KANSAS CITY, Mo. —Maybe Chris Getz deserved a break and, either way, the Royals sorely needed one.
So when Getz's hopper to the left of the mound in the eighth inning Saturday night skimmed off the fingertips of Cubs reliever Jeff Samardzija, and produced the winning run in a 3-2 victory, it was embraced with Christmas morning joy.
Getz's single came with two outs and runners at second and third — and one night after his failure to turn a grounder into an inning-ending double play allowed the Cubs to score twice in the ninth inning for a 6-4 victory in the series opener.
"That's the best thing about this game," Getz said. "You don't have to wait a week. You get to do something the next day, if you're playing every day, to make something good happen.
"How quickly things can change. Last night, I was going home and... well, not sleeping well. Let's put it that way."
The Royals snapped a six-game losing streak and won for just the second time in their last 10 games. They set up Getz's game-winner through the gifts of two walks and a passed ball.
Getz's hopper was to Samardzija's right, and he deflected it to shortstop Starlin Castro, whose throw to first was too late to get Getz.
"I couldn't stop myself," Samardzjia said. "I saw it coming and thought I had a chance at it. In hindsight, when you've got a great athlete like Castro back there at short, you've got to take your odds that he's going to be able to make that play.
"It was close even though I touched it, so if I don't touch it, he probably makes that play."
"Off the bat," Getz said, "I was thinking it was going to get up the middle (and into the outfield). I talked to Castro, too, and asked, 'Is that getting through?' He said, 'Oh, yeah, it's getting through, and you're getting two ribbies.' "
Getz and the Royals settled for one, and it was enough.
Royals rookie Danny Duffy allowed two runs — on successive homers in the sixth — over a career-high seven innings in what might be his final start before returning to the minors. Kyle Davies is expected to return next week from the disabled list.
"I've still yet to hear anything," Duffy said, "but it's not going to faze me at all because I know I'll be here in the long run. I'm lucky to be here at all (right now). I think it's just a coincidence that I finally went deep into the game.
"I wasn't pitching for my job today. I was pitching to help this team win."
Duffy was far more efficient than in his seven previous starts. He threw just 91 pitches while striking out two and walking one. His only hiccup came in the sixth, when he surrendered homers to Aramis Ramirez and Geovany Soto.
It was sufficient to leave Duffy with a no-decision.
"That's the best game he's thrown since he's been here," manager Ned Yost said. "He started to lose his breaking ball in the seventh. So we decided we'd go to (Greg) Holland with the meat of that order coming up."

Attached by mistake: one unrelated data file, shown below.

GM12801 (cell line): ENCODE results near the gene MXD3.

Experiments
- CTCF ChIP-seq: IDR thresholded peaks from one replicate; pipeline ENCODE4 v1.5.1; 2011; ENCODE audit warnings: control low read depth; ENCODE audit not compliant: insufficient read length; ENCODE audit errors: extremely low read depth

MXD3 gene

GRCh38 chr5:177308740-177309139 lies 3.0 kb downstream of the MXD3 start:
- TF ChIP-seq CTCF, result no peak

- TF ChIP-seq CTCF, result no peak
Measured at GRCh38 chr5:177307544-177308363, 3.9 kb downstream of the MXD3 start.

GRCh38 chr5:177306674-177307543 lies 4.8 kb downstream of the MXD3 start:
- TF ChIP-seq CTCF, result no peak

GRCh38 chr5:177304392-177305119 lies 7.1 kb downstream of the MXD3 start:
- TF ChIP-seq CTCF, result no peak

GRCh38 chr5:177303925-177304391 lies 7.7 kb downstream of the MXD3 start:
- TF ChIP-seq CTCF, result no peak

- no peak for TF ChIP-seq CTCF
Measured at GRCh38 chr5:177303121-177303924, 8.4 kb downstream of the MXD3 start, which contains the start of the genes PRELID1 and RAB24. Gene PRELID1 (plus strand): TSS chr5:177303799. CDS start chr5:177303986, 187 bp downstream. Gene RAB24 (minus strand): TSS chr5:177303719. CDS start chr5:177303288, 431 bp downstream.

Holland (2-1) got the victory, after a scoreless eighth, when Joakim Soria struck out the side in the ninth for his 12th save. Soria has 11 scoreless innings in his last nine appearances. He is five-for-five in save opportunities in that span.
"It's nice, first, to have a win," Soria said. "We needed this win. We've had a bad streak. But my confidence is back. I feel my pitches are working right now — all of them."
The Royals scored twice in the fifth against Chicago starter Carlos Zambrano on RBI singles by Eric Hosmer and Billy Butler. Hosmer's single came after getting just one hit in 20 previous at-bats.
"That felt good," Hosmer admitted. "I needed that."
Zambrano also departed after allowing two runs in seven innings. John Grabow started the eighth, and retired Alex Gordon, but exited when the Royals sent Jeff Francoeur up as a pinch-hitter for Mitch Maier.
In came Samardzija, who walked Francoeur on a full count.
"He put together a good at-bat right there," Samardzija said. "I thought we threw him two good sinkers in on the hands and had him set up for the slider away, but 3-2 it's got to be on the plate. You've got to make him swing it or fool him."
After Francoeur stole second, Samardzija walked Mike Moustakas, which prompted the Royals to use Wilson Betemit as a pinch-hitter for Matt Treanor. Soto's passed ball moved the runners to second and third and prompted the Cubs to shorten their infield.
But Betemit struck out, on a full-count offering that swung out of the strike zone.
That got the game to Getz and provided an opportunity, 24 hours later, for redemption.
"(Samardzija) put his hand up there and deflected it to Castro, who is real athletic," Getz said. "He made it pretty close.... That was a 'yes' moment at first. There's no denying the emotion there."